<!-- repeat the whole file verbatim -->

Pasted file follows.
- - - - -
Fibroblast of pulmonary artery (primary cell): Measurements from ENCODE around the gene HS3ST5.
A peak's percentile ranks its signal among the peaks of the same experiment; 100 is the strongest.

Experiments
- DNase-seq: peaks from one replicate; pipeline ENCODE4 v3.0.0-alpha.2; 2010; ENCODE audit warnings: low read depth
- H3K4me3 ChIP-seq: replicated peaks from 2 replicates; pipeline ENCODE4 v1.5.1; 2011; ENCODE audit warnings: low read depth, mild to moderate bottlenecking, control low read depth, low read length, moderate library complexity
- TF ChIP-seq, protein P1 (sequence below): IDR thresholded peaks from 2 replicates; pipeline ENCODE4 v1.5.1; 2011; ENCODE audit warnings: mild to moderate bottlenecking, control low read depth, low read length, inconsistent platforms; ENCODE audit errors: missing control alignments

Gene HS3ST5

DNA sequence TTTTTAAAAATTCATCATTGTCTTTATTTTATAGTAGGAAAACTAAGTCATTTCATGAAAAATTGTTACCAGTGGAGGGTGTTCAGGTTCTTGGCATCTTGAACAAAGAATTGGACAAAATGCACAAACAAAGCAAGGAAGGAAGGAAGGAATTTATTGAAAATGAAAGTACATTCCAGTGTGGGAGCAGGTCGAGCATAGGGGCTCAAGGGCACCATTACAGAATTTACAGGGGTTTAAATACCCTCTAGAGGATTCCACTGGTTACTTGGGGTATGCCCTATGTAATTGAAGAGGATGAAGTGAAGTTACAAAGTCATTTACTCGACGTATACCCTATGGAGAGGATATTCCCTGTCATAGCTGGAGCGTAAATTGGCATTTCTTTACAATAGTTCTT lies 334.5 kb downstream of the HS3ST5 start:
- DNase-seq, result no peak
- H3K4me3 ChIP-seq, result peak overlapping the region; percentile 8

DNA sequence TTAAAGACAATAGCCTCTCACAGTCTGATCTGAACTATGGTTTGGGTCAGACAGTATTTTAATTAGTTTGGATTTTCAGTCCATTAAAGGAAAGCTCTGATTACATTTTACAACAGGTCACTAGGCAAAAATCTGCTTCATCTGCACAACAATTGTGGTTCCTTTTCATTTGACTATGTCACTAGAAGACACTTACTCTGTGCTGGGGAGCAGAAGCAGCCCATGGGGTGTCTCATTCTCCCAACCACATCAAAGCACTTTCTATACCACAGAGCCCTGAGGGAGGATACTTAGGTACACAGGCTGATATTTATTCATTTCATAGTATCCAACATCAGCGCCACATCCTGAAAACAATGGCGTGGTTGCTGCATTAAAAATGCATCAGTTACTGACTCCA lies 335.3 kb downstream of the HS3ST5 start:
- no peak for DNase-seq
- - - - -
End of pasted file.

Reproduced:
Fibroblast of pulmonary artery (primary cell): Measurements from ENCODE around the gene HS3ST5.
A peak's percentile ranks its signal among the peaks of the same experiment; 100 is the strongest.

Experiments
- DNase-seq: peaks from one replicate; pipeline ENCODE4 v3.0.0-alpha.2; 2010; ENCODE audit warnings: low read depth
- H3K4me3 ChIP-seq: replicated peaks from 2 replicates; pipeline ENCODE4 v1.5.1; 2011; ENCODE audit warnings: low read depth, mild to moderate bottlenecking, control low read depth, low read length, moderate library complexity
- TF ChIP-seq, protein P1 (sequence below): IDR thresholded peaks from 2 replicates; pipeline ENCODE4 v1.5.1; 2011; ENCODE audit warnings: mild to moderate bottlenecking, control low read depth, low read length, inconsistent platforms; ENCODE audit errors: missing control alignments

Gene HS3ST5

DNA sequence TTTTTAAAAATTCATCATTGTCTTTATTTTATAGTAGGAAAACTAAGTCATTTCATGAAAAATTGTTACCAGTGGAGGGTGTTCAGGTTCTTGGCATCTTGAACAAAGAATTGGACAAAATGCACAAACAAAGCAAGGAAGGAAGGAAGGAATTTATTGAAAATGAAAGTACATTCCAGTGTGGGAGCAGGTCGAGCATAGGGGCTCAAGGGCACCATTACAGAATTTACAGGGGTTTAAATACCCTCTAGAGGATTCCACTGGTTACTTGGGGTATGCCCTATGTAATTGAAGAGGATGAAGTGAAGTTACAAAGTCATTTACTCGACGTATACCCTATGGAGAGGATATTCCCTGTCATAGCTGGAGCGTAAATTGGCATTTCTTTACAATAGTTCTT lies 334.5 kb downstream of the HS3ST5 start:
- DNase-seq, result no peak
- H3K4me3 ChIP-seq, result peak overlapping the region; percentile 8

DNA sequence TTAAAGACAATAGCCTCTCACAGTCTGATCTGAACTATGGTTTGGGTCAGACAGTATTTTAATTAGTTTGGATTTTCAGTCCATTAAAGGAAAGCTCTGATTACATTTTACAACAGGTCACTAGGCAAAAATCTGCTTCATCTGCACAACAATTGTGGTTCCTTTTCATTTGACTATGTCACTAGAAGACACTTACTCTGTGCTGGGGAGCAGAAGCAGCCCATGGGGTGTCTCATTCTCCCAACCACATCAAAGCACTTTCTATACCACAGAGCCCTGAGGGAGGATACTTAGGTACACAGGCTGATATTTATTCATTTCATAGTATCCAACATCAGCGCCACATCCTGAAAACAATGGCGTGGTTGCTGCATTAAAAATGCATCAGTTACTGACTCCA lies 335.3 kb downstream of the HS3ST5 start:
- no peak for DNase-seq